Cyprus Mail
Cyprus Education

English School board member informs palace on ‘vindictive act of vengeance’

By Andria Kades

A LETTER sent to the presidential palace by an English School board member saying the investigation against a deputy head at the school had turned into a “vindictive act of vengeance” has sparked a denial from chairwoman Magda Nicholson.

Turkish Cypriot board member Sener Elcil on Thursday told the Cyprus Mail he decided to send on the letter to the presidential palace earlier this week which he had given to the board in order to set the record straight.

The contents outline a board decision on August 3 to dismiss the deputy with five voting in favour and two against, something Nicholson outright denies. Four other board members were absent.

“Why would we invite the teacher [in question] to the board meeting on August 26 if we decided to dismiss him?” she told the Cyprus Mail.

Other sources close to the board however say such a vote did take place.

“The decision taken on August 3 will also go down in history as a disgraceful decision” Elcil’s letter said.

Both Elcil and the chairwoman however agree that the board is well and truly divided in two camps.

Asked to discuss the counter allegations by Nicholson, Elcil said “this is a dirty game.”

The disciplinary process against the deputy, which involves an allegation by a female teacher in October 2014 that he bullied her, should have taken two weeks he specified.

According to the chairwoman the delay was due to the fact that different teachers had conflicting timetables and it was difficult to find a convenient time to discuss the matter.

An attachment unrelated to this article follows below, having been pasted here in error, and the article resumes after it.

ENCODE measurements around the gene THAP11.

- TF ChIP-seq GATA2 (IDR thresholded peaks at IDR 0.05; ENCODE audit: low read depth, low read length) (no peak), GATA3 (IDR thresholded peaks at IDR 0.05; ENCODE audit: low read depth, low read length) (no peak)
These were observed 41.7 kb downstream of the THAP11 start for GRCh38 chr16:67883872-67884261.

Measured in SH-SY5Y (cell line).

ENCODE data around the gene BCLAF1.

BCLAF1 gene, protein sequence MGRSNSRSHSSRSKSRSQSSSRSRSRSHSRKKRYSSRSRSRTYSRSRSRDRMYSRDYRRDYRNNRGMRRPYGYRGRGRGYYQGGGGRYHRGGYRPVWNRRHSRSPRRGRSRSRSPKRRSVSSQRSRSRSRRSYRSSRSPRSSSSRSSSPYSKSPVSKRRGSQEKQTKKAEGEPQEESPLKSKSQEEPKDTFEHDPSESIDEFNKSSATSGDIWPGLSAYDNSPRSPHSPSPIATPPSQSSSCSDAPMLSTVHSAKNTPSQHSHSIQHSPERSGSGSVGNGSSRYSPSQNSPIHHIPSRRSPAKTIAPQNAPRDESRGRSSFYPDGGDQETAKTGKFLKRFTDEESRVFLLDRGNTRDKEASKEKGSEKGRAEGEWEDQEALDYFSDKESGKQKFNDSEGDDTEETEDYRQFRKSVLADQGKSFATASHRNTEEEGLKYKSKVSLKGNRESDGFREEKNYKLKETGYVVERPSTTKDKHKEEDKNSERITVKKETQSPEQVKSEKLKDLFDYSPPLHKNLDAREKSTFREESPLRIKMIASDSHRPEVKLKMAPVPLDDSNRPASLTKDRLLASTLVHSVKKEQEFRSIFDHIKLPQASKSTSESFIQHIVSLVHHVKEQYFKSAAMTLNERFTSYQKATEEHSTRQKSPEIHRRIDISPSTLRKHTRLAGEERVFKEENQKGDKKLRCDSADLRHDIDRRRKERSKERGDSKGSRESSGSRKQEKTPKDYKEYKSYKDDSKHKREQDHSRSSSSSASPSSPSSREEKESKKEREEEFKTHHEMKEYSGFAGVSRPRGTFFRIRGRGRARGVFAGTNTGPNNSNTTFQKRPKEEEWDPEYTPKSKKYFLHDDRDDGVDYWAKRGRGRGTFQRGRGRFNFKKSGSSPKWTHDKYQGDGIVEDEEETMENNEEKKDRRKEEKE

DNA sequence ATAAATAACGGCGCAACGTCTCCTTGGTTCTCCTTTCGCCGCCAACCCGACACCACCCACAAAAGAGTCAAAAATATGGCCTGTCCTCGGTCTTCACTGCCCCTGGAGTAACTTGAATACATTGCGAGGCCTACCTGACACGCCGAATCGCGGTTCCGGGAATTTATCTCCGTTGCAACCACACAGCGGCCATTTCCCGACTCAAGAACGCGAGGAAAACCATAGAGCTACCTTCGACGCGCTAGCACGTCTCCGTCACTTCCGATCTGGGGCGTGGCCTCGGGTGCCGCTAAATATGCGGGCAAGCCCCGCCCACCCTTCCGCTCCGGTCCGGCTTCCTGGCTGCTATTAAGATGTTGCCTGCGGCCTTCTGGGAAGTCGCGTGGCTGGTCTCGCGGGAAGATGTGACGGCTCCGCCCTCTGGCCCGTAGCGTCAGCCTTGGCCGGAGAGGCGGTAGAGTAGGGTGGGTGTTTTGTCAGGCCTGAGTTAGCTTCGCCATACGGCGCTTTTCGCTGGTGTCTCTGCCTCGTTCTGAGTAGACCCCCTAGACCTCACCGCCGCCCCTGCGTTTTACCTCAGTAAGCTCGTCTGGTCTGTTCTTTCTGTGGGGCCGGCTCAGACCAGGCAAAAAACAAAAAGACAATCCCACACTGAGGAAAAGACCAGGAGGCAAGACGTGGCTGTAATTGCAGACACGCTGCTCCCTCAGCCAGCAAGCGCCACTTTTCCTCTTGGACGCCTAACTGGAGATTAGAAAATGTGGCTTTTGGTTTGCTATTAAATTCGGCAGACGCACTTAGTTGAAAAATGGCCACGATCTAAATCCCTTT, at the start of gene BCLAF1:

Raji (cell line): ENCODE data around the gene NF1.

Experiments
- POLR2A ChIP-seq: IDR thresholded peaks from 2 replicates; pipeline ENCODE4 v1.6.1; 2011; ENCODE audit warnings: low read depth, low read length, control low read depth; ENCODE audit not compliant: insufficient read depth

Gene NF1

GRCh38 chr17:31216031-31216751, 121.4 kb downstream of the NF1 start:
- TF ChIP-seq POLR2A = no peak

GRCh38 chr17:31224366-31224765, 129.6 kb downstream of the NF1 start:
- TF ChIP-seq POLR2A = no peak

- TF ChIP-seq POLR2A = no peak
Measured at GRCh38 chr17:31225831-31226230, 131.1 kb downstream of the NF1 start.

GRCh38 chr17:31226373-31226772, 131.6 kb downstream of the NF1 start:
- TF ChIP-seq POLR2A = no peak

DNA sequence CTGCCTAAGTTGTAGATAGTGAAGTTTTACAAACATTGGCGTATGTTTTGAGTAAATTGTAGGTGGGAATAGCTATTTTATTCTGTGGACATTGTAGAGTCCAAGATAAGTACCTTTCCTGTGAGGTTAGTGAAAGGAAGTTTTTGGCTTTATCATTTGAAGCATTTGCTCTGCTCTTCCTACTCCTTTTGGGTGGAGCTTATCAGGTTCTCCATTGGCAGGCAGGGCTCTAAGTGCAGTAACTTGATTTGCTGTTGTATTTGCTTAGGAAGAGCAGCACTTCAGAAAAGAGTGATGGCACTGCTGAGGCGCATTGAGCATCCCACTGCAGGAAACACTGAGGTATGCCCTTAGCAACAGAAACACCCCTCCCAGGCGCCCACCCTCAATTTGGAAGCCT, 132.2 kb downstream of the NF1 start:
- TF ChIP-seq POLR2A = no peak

Furthermore, the headmaster responsible for the investigation left the country for a professional trip in January and had to go on a second one in March.

Responding to the question that it had nevertheless been more than a year, Nicholson said this was still no reason to turn the issue into a political one.

She was referring to allegations made by the deputy’s lawyer that he was hounded for his politics, which support rapprochement between Greek and Turkish Cypriots. The case has been filed with the Ombudswoman.

Nicholson said she had a letter from the Teachers Association that said the board had followed the correct procedure, thus counteracting Elcil’s statements that this had taken way too long.

But in another twist, his letter to the presidential palace said the teacher who made the bullying allegation, as well as a witness to that, “are both currently serving on the executive committee of ESSSA (the Teachers Association)”.

“The trade union should have reached a decision leaving these two members out of the process,” Elcil said.

He also believes that on August 26, instead of the dismissal, the deputy “will lose his post and rank as assistant head teacher. This is an unwritten rule and a very harsh penalty almost as severe as dismissal.”

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